In developing countries, the laws necessary to protect citizens are often already in existence, but for many people—especially the world’s poorest—this isn’t enough to keep them safe. Criminal justice systems are frequently broken and corrupt.
Children learn at an early age that it is safer to run from police rather than seek their assistance. When there is no public resource willing to protect you, what do you do?
International Justice Mission (IJM) founder, Gary Haugen recently took the stage at TED to spotlight how violence undermines people’s ability to rise out of poverty. Violence is as much a part of the poor’s daily lives as hunger, disease and homelessness. In fact, violence is often a main culprit for this downward spiral.
Gary’s TED talk, available below, hammers home that a lack of law enforcement allows criminals to rape, enslave, traffic and abuse the poor without fear of police, courts, or the law itself. The story of Griselda is one of many heartbreaking examples that Gary shares. Griselda is a young girl in Guatemala, who received generous educational and empowerment opportunities from donors. But on her way home from school one day, she was brutally raped. Now, she barely leaves the house.
Gary raises an important point:
If a girl was raped in the U.S. while walking home from the library, would our solution be to move the library closer to her dormitory?
Would that shortened walk be celebrated as a success? Pretty sure … not. We would want the violence addressed and the perpetrators brought to justice. Yet, similar scenarios have actually happened.
Despite the good work being done through anti-poverty programs, not even 1 percent of humanitarian aid is designated to protect the poor from lawless chaos. More people live in slavery now than at any point in history—an estimated 35 million according to the Global Slavery Index. And nearly two million children are exploited in the sex trade (UNICEF).
If forced labor, sexual violence, trafficking, and illegal property seizures aren’t stopped, so many wonderful goods and services programs will not make nearly the impact they could. The reticence of non-governmental organizations to become involved in programs specifically designated to end violence may stem in part from their deep-rooted imperative to maintain neutrality when working in complex emergencies in war-torn countries. However, there are still peaceful ways to help curtail the violence.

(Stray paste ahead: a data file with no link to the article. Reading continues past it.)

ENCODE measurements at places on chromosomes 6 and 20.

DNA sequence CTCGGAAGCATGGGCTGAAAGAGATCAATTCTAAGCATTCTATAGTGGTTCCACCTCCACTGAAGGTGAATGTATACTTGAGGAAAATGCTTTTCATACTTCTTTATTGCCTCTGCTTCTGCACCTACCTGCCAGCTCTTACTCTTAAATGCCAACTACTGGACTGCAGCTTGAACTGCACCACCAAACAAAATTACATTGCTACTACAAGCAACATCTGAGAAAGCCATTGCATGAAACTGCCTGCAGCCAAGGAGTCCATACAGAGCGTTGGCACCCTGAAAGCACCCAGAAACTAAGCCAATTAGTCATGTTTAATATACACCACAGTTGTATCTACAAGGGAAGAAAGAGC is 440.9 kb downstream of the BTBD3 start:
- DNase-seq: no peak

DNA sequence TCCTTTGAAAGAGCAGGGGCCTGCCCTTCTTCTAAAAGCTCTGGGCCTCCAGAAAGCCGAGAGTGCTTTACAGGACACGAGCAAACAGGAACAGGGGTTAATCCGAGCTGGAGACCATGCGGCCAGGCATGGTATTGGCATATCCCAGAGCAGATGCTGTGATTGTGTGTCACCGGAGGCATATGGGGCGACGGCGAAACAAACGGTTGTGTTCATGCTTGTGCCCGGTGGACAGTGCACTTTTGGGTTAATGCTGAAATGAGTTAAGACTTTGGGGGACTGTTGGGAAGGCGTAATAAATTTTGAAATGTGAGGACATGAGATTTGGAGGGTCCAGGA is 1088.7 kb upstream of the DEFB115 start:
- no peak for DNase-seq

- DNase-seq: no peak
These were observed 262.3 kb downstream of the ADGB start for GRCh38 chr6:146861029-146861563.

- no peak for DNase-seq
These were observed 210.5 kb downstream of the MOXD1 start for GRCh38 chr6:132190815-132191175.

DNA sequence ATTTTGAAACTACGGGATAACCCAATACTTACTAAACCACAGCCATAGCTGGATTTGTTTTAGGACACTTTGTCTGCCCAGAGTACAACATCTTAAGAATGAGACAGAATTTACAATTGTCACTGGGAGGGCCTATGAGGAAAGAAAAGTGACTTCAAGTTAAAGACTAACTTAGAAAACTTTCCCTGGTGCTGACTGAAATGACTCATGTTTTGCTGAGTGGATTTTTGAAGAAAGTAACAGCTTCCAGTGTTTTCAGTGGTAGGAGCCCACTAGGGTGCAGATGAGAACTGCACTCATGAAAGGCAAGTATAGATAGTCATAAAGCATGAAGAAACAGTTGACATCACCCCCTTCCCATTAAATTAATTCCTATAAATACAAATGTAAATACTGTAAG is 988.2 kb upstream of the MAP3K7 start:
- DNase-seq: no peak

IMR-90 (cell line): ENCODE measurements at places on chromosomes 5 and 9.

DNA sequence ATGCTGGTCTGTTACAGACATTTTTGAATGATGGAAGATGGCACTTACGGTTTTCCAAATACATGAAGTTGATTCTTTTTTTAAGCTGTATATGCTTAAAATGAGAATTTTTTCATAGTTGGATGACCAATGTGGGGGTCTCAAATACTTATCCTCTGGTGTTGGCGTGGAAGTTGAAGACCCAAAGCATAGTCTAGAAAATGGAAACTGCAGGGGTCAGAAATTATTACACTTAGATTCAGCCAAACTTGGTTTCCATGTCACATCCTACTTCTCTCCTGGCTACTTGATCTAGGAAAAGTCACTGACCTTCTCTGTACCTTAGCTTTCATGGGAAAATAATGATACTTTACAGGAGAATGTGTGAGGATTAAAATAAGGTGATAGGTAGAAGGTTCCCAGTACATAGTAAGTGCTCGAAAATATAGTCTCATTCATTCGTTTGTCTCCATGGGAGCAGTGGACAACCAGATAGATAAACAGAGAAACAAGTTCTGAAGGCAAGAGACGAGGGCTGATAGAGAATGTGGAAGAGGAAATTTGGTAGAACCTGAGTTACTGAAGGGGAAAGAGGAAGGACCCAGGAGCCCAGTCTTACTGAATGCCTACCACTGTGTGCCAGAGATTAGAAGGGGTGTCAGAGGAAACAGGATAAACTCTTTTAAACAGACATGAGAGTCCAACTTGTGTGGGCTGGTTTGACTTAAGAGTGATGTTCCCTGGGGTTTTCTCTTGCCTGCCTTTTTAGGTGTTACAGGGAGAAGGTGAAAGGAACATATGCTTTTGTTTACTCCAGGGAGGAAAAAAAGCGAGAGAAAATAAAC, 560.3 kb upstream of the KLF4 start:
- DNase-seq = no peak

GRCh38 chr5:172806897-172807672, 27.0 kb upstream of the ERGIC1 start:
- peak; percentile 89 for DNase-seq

IJM believes that serious investment must be made to develop resources and transfer expertise—to offer training to public law enforcement officers. In a growing number of nations, the political will for positive change is growing because criminal systems have reached such corrupt and dysfunctional lows.
In Guatemala, IJM works with local police, prosecutors, and the court systems to prosecute crimes of sexual violence. They also address the key element of social services for the survivors. Although the program is modestly funded, it has made significant progress, due in no small measure to the model that IJM uses. A high percentage of IJM’s global teams consist of local lawyers, social workers, investigators and other professionals who can leverage their understanding of local laws, language and culture.
But as Benjamin Franklin once said:
“Justice will not be served until those who are unaffected are as outraged as those who are.”
There are many ways you can help even a few of the four billion people in this world who live outside the protection of the law. Here are some good starting points:
- Watch Gary’s TED Talk video: IJM.org/TED
- Share the video with others on social media or consider a get-together to discuss it.
- Learn the whole story: Read Gary’s book The Locust Effect: Why the End of Poverty Requires the End of Violence.
- Join your voice to others: Sign the petition asking the UN Secretary General to elevate violence against the poor as a global issue: TheLocustEffect.com/petition
About Gary: Gary Haugen founded IJM after serving as the Director of the United Nations (UN) investigation in the aftermath of the Rwandan genocide, and as a human rights attorney for the U.S. Department of Justice. In 2012, he was recognized by the U.S. State Department as a Trafficking in Persons “Hero” in honor of his efforts against modern-day slavery.
About TED: TED conferences bring in speakers from around the world to showcase new ideas and explore how they connect. Initially focused on Technology, Entertainment and Design, TED now regularly features issues and topics in science, business and global development.